The Holidays (Bereavement Leave for Miscarriage) Amendment Bill (No 2) (“the Bill”) was introduced to Parliament on 27 June 2019 by Labour MP Ginny Andersen. The Bill proposes to remove the ambiguity in the current wording of the Holidays Act 2003 (“the Act”), regarding how bereavement leave applies to miscarriages and still-births. Currently, employees are entitled to bereavement leave on the death of a child, but it is unclear whether this extends to a miscarriage or still-birth.
This ambiguity has, in the past, led to disputes between employees and employers about what leave they are entitled to after suffering a miscarriage or still-birth, significantly increasing employees’ distress during an already stressful period in their lives, and often resulting in employees using their sick or annual holiday leave.
The Bill would remove the ambiguity by clarifying that a miscarriage or still-birth constitute grounds for bereavement and providing the mother (and her partner) up to three days of bereavement leave.
Studies show that approximately 20,000 New Zealand women suffer one or more miscarriages each year and there is still significant stigma and discrimination surrounding miscarriage. The proposed changes in the Bill would have a big impact on the health and wellbeing of those who suffer a miscarriage and would help to eliminate some of the stigma and shame around the topic, hopefully allowing people to seek the support they need.
While the Bill seeks to extend bereavement leave to those who suffer a miscarriage, it does not extend to providing bereavement leave for women or their partners after an abortion. Family First NZ suggested an amended to the Bill as such. “We absolutely support this bill but request that it be extended to cover post-abortive women.” “Bereavement leave for both miscarriages … and abortions would allow women the opportunity to seek the support and counselling that they may need at this time” says Bob McCoskrie, National Director of Family First NZ.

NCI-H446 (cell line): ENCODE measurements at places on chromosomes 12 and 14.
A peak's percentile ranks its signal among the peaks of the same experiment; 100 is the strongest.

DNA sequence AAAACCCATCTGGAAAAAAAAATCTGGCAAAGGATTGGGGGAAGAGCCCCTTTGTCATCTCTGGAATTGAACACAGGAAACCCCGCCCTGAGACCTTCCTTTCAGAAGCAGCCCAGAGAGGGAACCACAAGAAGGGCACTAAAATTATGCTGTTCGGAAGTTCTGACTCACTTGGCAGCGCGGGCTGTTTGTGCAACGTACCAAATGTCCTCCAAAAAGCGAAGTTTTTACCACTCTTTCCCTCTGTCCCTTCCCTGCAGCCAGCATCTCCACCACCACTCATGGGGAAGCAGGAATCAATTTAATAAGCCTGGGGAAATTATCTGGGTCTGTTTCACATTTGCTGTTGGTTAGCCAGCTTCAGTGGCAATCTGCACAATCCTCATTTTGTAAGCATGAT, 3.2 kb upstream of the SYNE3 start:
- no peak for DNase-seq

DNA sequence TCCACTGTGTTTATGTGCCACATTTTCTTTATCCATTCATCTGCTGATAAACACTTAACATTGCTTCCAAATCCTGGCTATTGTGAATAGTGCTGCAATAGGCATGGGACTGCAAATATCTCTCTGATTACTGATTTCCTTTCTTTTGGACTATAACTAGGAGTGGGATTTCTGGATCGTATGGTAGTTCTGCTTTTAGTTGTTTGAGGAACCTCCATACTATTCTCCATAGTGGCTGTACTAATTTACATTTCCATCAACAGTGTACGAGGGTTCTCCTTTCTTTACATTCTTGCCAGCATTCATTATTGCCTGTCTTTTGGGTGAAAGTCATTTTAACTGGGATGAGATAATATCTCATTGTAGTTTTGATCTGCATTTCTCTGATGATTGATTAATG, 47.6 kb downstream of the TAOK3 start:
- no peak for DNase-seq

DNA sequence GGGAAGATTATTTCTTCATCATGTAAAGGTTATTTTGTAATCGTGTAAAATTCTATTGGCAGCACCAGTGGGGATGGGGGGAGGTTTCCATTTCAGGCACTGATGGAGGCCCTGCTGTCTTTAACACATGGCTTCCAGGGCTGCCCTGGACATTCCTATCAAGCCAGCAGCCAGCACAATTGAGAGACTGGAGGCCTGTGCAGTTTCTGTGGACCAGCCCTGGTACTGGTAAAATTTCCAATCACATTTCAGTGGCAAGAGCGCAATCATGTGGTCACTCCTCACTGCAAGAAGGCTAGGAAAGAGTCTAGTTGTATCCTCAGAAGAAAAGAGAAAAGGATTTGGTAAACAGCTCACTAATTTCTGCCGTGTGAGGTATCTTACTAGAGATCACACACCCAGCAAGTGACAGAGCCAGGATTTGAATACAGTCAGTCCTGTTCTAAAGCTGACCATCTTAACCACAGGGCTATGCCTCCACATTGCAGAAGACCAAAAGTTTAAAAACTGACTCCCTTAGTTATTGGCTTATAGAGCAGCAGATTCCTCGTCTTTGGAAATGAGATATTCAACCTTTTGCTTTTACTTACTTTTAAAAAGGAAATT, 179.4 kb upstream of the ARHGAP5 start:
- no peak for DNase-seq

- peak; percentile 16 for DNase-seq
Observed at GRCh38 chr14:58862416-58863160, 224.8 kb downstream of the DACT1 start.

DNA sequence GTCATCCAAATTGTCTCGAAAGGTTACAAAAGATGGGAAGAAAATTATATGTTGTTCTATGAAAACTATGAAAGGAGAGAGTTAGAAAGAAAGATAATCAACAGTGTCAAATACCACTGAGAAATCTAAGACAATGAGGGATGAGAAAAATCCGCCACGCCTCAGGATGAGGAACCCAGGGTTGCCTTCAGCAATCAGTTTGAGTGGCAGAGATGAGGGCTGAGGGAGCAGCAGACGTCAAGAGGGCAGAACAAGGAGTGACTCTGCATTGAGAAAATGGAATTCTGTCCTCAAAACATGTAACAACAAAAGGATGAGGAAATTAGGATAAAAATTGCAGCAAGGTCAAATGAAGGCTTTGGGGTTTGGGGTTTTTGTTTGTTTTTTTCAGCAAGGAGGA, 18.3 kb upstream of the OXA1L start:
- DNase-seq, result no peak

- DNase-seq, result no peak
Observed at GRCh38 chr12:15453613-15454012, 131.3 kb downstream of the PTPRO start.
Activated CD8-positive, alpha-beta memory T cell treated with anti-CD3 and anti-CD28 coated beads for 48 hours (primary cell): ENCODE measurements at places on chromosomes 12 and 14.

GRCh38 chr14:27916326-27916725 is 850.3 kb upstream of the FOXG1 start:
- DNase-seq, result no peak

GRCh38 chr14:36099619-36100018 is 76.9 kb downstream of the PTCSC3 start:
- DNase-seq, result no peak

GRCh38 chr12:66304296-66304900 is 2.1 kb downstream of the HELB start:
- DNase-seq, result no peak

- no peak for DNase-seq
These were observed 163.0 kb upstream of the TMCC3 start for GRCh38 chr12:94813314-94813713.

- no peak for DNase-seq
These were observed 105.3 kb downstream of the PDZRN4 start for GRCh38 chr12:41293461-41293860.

MP Ginny Andersen has confirmed that she supports employees receiving bereavement leave after an abortion. However, she opted to exclude abortion from the Bill as she was concerned that its inclusion could politicise the Bill and increase the risk it might not pass.
The Bill had its first reading on 10 December 2019, when it passed the vote in the House. The Bill was considered and examined by the Select Committee on ‘Education and Workforce’ who prepared a report on the Bill before the second reading.
The Bill had its second reading on 29 July 2020. It received cross-party support and was commended to the House from representatives from all major political parties.
Changes to the Bill by the Select Committee include confirming that proof of pregnancy would not be required for an employee to take bereavement leave, extending the definition of miscarriage to the unplanned end of a pregnancy, no matter how far along that pregnancy was, extending eligibility to bereavement leave to those planning to adopt a child or having a child through a surrogacy arrangement (and the relevant pregnancy ending due to miscarriage or still birth), and clarifying that employees who experience the end of a pregnancy by way of abortion would not be eligible for bereavement leave.
The Bill is currently before the Committee of the whole House, with no set date for its third reading. However, given the cross-party support of the Bill, we believe it is likely to pass the vote and will become law some time in 2021.
By Anneke Reid